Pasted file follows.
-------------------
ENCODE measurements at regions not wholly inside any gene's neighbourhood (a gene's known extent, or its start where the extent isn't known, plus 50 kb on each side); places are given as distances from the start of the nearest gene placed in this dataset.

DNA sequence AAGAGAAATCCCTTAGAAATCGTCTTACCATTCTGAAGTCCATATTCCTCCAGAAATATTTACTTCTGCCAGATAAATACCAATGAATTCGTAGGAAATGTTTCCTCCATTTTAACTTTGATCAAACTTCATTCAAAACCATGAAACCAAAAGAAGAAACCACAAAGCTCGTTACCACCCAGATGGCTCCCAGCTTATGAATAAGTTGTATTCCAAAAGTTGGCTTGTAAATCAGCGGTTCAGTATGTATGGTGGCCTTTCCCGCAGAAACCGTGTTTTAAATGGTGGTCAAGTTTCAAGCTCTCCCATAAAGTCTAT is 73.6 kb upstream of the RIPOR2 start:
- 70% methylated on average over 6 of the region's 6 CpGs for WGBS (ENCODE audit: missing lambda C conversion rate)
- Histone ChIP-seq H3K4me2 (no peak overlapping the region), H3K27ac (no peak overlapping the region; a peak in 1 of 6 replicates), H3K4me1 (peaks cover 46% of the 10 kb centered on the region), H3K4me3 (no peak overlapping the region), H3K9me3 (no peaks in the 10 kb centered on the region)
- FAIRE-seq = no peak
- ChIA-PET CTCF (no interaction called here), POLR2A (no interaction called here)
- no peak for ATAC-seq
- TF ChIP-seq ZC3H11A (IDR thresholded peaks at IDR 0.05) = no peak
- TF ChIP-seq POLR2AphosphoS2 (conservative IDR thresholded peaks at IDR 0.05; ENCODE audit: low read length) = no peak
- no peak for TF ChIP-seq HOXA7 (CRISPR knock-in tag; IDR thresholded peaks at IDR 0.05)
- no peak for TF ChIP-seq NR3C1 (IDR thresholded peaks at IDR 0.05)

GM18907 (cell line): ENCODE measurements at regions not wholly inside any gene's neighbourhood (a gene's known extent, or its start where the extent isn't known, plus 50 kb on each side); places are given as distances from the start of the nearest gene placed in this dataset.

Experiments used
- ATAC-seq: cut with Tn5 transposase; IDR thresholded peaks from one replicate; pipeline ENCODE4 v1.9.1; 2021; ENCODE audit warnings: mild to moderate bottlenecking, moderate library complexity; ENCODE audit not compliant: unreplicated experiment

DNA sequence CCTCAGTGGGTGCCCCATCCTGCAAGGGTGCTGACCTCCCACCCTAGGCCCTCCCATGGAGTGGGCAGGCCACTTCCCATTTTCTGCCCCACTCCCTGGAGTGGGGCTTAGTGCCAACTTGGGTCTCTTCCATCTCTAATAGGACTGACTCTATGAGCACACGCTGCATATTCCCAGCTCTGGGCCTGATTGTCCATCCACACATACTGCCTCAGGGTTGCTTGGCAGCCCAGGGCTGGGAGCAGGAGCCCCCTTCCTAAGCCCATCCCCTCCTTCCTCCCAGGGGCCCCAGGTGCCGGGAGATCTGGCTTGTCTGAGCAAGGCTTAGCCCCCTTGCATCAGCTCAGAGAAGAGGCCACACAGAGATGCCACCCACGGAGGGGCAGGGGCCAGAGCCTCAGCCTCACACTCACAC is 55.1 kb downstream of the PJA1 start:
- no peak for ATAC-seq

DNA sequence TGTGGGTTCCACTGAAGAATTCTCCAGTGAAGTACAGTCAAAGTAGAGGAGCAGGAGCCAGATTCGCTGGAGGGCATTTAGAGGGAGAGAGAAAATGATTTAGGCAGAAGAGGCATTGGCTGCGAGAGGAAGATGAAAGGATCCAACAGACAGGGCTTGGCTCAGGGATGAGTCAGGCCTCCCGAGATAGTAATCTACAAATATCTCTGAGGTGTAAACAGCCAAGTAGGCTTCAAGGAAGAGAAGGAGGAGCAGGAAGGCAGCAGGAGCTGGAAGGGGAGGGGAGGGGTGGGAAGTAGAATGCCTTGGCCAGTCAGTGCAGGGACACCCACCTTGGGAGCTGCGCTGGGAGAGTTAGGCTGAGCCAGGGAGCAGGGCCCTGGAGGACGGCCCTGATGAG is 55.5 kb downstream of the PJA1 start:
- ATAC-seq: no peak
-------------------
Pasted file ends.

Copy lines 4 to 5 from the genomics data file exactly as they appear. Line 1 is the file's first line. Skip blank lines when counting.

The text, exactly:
- Histone ChIP-seq H3K4me2 (no peak overlapping the region), H3K27ac (no peak overlapping the region; a peak in 1 of 6 replicates), H3K4me1 (peaks cover 46% of the 10 kb centered on the region), H3K4me3 (no peak overlapping the region), H3K9me3 (no peaks in the 10 kb centered on the region)
- FAIRE-seq = no peak